Somewhere in southern Afghanistan in 2019 a Marine Raider led his team, with Afghan partner forces, on a helicopter raid inside enemy-controlled territory against a Taliban defensive stronghold.

There, the master sergeant fought against more than a dozen Taliban fighters, engaging the enemy with his rifle and hand grenades, exposing himself to enemy fire multiple times to lead the assault and attempt to save an Afghan soldier, according to Marine Forces Special Operations Command.

On Friday, the Marine ― with the 2nd Marine Raider Battalion based on Camp Lejeune, North Carolina ― was awarded the Silver Star for his heroics in the intense fight.

In addition to the Silver Star, the other Marines who participated in the attack received a bevy of heroism awards including three Bronze Stars with valor and four Navy and Marine Corps Commendation Medals with valor.

The Marine’s name, along with the date and exact location of the attack, were not mentioned in the press release due to operational security concerns, but the Silver Star and three Bronze Stars citations give an insight into what happened during the attack.

“Under withering small aims fire, he led an assault across 30 meters of open terrain to attack an enemy bunker trading point blank gunfire with the occupants and employing hand grenades to eventually eliminate the threat,” the Marine Raider’s Silver Star citation said.

The fight continues

As the fight continued Afghan forces started to clear a nearby structure when the lead soldier shot and collapsed “helpless” in the entrance, the citation read.

The master sergeant leapt into action, climbed to the top of the structure the Afghan forces were trying to clear and detonated a “roof charge” before jumping into the entrance where the Afghan soldier was, the citation read.

“While completely exposed to 8 barricaded fighters only a few feet away, he heroically pulled the wounded man to cover in a valiant attempt to save his life,” the citation said.

The Raider was assisted in the soldier’s recovery by a staff sergeant assigned to the 2nd Raider Battalion as a canine handler.

Immediately after the Afghan soldier was shot the remaining members of his unit retreated to safety, but the staff sergeant alone held his position only two meters from the door.

On multiple occasions the staff sergeant “exposed himself to withering enemy fire in order to engage the enemy,” the citation read.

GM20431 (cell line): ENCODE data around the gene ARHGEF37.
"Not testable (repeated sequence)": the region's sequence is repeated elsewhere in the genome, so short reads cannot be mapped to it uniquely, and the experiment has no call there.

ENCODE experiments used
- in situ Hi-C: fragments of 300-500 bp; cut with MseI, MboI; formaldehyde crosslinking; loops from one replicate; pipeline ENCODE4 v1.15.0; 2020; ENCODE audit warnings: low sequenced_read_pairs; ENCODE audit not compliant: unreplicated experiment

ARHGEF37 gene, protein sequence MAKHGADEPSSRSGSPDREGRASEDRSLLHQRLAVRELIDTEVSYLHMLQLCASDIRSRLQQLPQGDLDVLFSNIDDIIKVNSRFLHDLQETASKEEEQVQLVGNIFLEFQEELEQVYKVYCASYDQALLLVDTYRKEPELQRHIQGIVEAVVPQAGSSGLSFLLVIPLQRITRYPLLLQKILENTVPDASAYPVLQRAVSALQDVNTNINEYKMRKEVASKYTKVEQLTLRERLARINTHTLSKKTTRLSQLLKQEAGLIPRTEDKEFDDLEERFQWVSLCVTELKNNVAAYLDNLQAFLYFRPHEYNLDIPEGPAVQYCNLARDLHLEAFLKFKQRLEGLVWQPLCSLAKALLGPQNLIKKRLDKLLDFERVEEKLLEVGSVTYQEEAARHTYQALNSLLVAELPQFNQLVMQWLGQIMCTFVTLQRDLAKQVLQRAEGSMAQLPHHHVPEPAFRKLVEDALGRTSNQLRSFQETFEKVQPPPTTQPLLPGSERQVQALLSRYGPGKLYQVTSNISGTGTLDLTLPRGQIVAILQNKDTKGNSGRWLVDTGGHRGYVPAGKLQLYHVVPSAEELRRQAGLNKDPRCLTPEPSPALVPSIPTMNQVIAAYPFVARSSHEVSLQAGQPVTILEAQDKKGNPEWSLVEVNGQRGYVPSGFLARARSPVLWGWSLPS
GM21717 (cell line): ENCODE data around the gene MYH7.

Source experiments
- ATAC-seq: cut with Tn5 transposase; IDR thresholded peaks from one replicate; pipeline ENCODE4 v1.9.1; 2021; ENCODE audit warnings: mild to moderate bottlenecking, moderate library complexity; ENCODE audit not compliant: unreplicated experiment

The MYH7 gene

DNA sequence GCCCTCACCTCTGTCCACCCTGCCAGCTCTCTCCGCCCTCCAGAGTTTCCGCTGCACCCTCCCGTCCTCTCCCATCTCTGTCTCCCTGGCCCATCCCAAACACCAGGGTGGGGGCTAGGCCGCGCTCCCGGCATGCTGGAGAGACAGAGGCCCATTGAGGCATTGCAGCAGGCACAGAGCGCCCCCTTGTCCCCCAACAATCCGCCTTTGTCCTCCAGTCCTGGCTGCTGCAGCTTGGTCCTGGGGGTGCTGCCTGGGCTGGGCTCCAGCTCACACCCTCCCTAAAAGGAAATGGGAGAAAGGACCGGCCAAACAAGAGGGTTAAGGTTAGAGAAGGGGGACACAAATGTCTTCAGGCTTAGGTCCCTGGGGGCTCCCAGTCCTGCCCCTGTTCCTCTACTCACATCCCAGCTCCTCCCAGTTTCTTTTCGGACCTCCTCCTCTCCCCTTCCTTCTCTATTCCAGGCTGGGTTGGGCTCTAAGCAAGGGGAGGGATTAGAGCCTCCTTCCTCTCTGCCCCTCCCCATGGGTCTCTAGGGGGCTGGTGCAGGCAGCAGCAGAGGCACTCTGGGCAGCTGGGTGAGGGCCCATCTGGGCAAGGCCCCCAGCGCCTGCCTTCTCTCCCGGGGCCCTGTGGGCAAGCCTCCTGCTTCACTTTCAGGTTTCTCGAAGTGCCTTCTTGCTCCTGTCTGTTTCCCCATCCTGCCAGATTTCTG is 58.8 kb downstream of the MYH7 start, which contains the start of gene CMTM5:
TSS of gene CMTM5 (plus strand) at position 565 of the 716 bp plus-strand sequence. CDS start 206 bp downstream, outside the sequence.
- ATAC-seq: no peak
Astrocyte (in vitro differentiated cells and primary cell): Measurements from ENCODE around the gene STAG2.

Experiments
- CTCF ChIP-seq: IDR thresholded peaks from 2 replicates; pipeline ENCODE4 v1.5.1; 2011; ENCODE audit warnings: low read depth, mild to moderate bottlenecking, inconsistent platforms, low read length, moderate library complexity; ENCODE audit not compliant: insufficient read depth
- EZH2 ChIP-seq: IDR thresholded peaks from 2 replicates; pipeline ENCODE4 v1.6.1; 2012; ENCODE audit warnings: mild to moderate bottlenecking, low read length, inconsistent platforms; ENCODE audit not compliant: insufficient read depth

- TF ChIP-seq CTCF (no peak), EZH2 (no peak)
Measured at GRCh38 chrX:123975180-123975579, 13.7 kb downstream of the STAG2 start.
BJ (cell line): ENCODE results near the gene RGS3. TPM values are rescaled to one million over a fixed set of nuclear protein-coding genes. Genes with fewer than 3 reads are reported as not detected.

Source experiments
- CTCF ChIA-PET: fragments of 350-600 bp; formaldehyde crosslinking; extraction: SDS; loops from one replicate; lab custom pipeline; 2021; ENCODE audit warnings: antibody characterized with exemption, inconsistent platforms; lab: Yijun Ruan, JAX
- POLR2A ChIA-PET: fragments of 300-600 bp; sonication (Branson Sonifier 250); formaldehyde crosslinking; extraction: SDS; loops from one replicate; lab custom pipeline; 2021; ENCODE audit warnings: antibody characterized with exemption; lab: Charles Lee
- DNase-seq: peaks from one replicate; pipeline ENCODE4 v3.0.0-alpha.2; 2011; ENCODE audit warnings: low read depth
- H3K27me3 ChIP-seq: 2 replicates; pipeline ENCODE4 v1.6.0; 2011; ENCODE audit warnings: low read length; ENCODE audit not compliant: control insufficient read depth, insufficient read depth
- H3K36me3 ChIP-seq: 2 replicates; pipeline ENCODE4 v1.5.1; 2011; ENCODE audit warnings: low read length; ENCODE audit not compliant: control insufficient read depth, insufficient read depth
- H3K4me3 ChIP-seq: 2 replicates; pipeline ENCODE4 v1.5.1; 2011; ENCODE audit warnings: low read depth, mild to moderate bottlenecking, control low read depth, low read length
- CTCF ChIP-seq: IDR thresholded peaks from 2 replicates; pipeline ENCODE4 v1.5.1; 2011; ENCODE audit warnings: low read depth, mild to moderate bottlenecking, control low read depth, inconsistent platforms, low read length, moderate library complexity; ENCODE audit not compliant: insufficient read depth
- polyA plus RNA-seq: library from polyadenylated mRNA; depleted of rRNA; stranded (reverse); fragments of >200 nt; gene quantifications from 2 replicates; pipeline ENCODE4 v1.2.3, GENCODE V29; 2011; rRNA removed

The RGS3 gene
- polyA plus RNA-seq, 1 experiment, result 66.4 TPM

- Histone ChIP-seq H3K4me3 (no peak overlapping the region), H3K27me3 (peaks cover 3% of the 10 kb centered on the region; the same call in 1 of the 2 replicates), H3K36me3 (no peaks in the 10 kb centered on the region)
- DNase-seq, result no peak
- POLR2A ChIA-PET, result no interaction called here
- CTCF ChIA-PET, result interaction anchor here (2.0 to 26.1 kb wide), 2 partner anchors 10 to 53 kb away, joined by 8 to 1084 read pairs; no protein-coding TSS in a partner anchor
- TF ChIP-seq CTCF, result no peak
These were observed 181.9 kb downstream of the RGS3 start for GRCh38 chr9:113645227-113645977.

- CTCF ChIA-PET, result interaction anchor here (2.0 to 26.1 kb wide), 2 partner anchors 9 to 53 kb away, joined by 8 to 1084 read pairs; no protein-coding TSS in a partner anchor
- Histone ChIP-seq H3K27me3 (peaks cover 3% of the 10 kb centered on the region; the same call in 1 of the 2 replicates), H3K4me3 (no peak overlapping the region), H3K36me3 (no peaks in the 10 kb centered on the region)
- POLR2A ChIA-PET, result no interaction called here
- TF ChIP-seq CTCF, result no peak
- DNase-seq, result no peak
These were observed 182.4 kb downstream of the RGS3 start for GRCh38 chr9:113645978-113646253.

“Later, he left his covered position again and moved within one meter of the barricaded enemy to assist in moving the wounded Afghan to safety.”

The staff sergeant was awarded a Bronze Star with valor for his heroic actions.

Two more Raiders, a critical skills operator staff sergeant and a special operations officer major, also were awarded Bronze Stars with valor for their roles in the attack.

All three Marines’ names were redacted in the citations.

During the fight the major attacked the barricaded enemy at a point where the Marines and their Afghan partners risked losing momentum, the citation read.

The major “exposed himself to point blank enemy fire and employed two fragmentation grenades that detonated less than five meters away but eliminated the threat and enabled his force to regain momentum,” the citation read.

“His leadership resulted in complete destruction of a determined enemy.”

The second Raider with a Bronze Star was awarded for his role in assaulting a bunker and a nearby building early on in the attack.

The Taliban forces were firing on the Marine from inside a bunker 30 meters away from the Marine.

The staff sergeant charge across the open field toward the bunker, throwing a fragmentation grenade threw one of the firing ports once he reached his target, the citation said.

After “suppressing the bunker” the Marine came under fire from a nearby building. With bullets landing inches away from the Marine he led an attack on the neighboring building, providing covering fire long enough for another Marine to destroy it with a shoulder-fired rocket.

The nights heroics led to the “complete destruction of a determined enemy, including three high-value enemy commanders,” the press release said ― nothing unusual for the Marine Raiders in Afghanistan, the master sergeant said.

“This is the incident we are recognizing these guys for, but this happened multiple times, with the same, if not, very similar circumstances and many of the Marines being honored today did the exact same actions and performed just as well multiple times,” the master sergeant said in the press release.

“You guys humbled me throughout the entire deployment,” he said. “It was an honor to serve with you.”

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